During the debriefing (lunch) my older cousin inquired into what particular mental handicap made me think charging their fortifications was a good idea. As I saw it, we were pinned down with no way out. Someone had to do something and, if not me, then who? (My therapist says that it is common for survivors of trauma to think that way.) The enemy had an unlimited supply of ammo and someone needed to change the equation for us to have a chance. (Of course, it would have worked a lot better if I had thought to coordinate with my cousins for them to attack while I drew the fire…)

Now that a few fortnights have passed since I left a particularly unhealthy situation, I naturally turn in the spirit of hansei to assessing what went wrong. In particular, I worry that I contributed to my own mistreatment. Others familiar with the situation insist that I in no way contributed and I am willing to forgo blaming myself. But I do see how certain traits of who I am came into play throughout the duration.

I suppose I must admit that I am willing to take damage to accomplish a goal, to trade hard work for achievement, and to sacrifice myself to defend others. Whether those character traits are strengths or weaknesses depends on the situation. Only by maintaining an awareness of them can I hope to maneuver around the situations where they are weaknesses.

You Can’t Handle the Truth
26 May, 2014

The concept of loving yourself is like a Möbius strip to me. I understand how the trick works but it is still just a trick. It is an artificial construct that has value in considering certain properties of reality. But it does not arise spontaneously.

I see the benefit to a person being their own biggest fan. I also see the benefit to a person believing that they can fly but there are also certain costs associated with that belief. Given that people are nowhere near that big of a fan of me, and spend quite a bit of time telling me what I am doing wrong, it seems the height of arrogance to discount everyone else’s assessments.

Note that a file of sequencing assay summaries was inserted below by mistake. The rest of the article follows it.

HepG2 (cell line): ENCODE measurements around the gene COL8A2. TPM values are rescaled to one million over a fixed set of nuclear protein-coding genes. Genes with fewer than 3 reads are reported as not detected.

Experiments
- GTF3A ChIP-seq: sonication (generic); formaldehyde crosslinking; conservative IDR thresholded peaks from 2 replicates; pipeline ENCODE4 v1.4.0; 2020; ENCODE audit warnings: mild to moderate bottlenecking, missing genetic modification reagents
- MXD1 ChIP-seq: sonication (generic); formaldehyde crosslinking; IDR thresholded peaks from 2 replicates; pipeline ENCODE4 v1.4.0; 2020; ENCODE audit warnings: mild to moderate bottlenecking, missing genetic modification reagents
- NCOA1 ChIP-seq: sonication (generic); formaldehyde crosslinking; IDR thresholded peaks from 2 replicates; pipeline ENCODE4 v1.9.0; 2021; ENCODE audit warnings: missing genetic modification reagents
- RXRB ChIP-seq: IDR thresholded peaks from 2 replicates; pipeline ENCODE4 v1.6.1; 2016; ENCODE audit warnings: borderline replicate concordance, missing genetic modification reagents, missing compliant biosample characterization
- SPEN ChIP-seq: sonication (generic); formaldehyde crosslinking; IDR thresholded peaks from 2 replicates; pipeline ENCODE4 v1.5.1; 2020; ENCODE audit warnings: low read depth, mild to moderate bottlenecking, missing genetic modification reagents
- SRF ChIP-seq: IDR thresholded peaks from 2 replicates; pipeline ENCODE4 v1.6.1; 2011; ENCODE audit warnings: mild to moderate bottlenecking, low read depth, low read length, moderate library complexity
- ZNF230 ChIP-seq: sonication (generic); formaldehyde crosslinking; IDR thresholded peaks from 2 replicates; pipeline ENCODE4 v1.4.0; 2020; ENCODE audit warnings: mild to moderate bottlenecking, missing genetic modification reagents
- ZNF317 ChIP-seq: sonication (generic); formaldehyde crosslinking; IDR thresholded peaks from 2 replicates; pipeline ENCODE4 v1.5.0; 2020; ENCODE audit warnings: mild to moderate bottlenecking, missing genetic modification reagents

I can get into a place where I bear more than a passing resemblance to the Col. Jessup character. I think that is in large part due to spending decades feeling like I was alone in hostile territory. When the stakes are high, you simply can not afford to take your performance lightly. Anything less than perfection can result in death.

I am not perfect. I never have been and never will be. All that I can do is continue to work on getting better.

Be Nice Until It’s Time To Not Be Nice
13 April, 2014

Unsurprisingly given the combat zone of my childhood, I have a strong aversion to conflict. Being an unarmed child around an adult who flies into a murderous rage over the smallest thing trains you to avoid all confrontation. It is literally a survival skill.

But I think that there are strong reasons for people to avoid conflict most of the time. We all live in a world of finite resources, time being the most precious, and perhaps most finite, of all. The mathematics just works out that conflict will eventually arise. One way to avoid the conflict is to increase the resource in question, either by becoming more efficient in its use or by producing more of it.

Another way to avoid conflict is to simply yield to the other person. A fellow with whom I once worked says that the key to a successful marriage is two words: “Yes, dear.” His philosophy is that there is very little that is worth a fight with your partner. Two decades of marriage has borne out his thinking.

I can certainly take that too far and not protect my own interests as much as I ought. It has been a lifelong struggle to speak up sooner and not let it get to the point where I explode. But each and every time I have to enforce my own boundaries, to ensure that I get what I deserve, I am smothered with anxiety.

I literally have no idea how the other person will take it. Normal people have a good (although never perfect) prediction for how the other side in the conflict will respond. I, on the other hand, am surprised every time someone does not fly into a murderous rage.